To shed this label of victim that is imposed on us as Indigenous Women, we strive to position ourselves as agents of change. “Of course, we suffer from inequalities,” said Teresa Zapeta, Executive Director of FIMI, “but this label prevents us from seeing that we are capable of building something new, and that we actually are doing so.” Across the world, Indigenous Women have organized to meet their challenges. “We created our own organizations at the community, regional and national levels. This allows us to work as a group and to share experiences and strategies,” said Emily Lerosion.
This organizational capacity, which has been reinforced during the pandemic, has been one of the most valuable contributions of Indigenous Women. For example, Dialys Ehrman has explained how women have played a fundamental role in implementing the COVID-19 protocol in the Indigenous region of Kuna Yala, in Panama.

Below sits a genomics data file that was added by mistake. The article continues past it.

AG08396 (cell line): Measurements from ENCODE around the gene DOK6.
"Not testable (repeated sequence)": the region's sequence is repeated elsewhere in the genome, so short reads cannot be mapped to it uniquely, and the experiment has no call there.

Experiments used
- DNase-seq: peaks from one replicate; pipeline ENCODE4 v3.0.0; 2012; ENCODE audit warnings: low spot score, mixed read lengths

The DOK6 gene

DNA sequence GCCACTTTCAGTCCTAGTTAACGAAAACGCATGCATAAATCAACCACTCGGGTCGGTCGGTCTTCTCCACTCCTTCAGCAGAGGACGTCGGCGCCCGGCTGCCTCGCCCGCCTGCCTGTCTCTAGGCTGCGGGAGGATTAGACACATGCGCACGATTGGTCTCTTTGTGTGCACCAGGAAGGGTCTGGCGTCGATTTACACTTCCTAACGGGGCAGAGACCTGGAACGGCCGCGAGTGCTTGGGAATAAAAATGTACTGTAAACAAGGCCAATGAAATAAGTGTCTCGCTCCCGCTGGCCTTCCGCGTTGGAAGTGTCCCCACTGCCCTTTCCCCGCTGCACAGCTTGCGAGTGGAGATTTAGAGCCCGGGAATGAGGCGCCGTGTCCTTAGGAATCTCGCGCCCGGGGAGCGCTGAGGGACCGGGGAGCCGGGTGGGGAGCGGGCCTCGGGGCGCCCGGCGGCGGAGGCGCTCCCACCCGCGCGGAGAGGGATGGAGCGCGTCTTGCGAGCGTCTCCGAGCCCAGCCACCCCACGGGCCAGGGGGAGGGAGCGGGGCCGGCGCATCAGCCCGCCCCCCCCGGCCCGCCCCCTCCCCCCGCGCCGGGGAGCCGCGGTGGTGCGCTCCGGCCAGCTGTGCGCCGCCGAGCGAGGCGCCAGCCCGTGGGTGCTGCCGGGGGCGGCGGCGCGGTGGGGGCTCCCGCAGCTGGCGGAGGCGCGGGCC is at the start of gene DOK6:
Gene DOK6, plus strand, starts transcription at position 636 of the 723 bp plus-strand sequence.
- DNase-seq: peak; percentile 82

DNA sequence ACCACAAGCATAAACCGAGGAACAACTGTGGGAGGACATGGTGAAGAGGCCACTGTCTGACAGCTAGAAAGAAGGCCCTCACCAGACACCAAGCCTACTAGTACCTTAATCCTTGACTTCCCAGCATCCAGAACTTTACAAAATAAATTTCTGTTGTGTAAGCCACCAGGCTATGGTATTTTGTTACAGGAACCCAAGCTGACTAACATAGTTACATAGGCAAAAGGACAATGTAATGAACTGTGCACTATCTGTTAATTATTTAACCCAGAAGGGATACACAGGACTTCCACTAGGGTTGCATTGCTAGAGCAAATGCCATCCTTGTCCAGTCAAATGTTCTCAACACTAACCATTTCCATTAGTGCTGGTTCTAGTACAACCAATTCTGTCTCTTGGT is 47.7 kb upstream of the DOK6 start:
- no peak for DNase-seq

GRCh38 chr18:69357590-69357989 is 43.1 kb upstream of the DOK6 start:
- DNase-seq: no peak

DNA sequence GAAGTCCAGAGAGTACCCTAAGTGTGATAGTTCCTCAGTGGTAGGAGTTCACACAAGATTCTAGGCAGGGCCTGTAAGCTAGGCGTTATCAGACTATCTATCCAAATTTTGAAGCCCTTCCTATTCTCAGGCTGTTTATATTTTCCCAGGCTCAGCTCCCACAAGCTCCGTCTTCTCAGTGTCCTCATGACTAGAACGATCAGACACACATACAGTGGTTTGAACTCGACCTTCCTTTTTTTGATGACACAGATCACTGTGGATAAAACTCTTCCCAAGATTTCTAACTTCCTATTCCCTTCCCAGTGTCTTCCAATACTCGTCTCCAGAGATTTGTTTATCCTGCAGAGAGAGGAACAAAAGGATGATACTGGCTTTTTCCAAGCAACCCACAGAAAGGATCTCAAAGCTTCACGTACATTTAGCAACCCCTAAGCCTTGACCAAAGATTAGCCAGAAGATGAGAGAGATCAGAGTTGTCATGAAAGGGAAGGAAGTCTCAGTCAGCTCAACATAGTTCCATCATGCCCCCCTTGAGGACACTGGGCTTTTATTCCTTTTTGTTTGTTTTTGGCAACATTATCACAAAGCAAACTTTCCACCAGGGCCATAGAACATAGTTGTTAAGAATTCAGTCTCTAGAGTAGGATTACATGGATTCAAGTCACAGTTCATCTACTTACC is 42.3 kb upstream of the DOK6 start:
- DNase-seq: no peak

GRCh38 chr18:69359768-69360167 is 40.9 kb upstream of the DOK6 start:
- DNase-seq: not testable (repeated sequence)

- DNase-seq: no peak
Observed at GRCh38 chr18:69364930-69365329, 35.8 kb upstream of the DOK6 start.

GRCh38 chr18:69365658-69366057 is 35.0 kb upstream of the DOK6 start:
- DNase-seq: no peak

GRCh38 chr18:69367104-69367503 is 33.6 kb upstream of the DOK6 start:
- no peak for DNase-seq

Another of the great contributions of Indigenous Women in this process towards equality has been to understand the issue “not only as a power struggle between genders, but as encompassing all the different diversities”, explained Teresa Zapeta. Intersectionality as well as the concept of environmental justice “are contributions of Indigenous Women and are now key themes at the Forum”.
But for words to become transformative actions, we must continue fighting for our rights as Indigenous Women, raising our voices in all their diversity.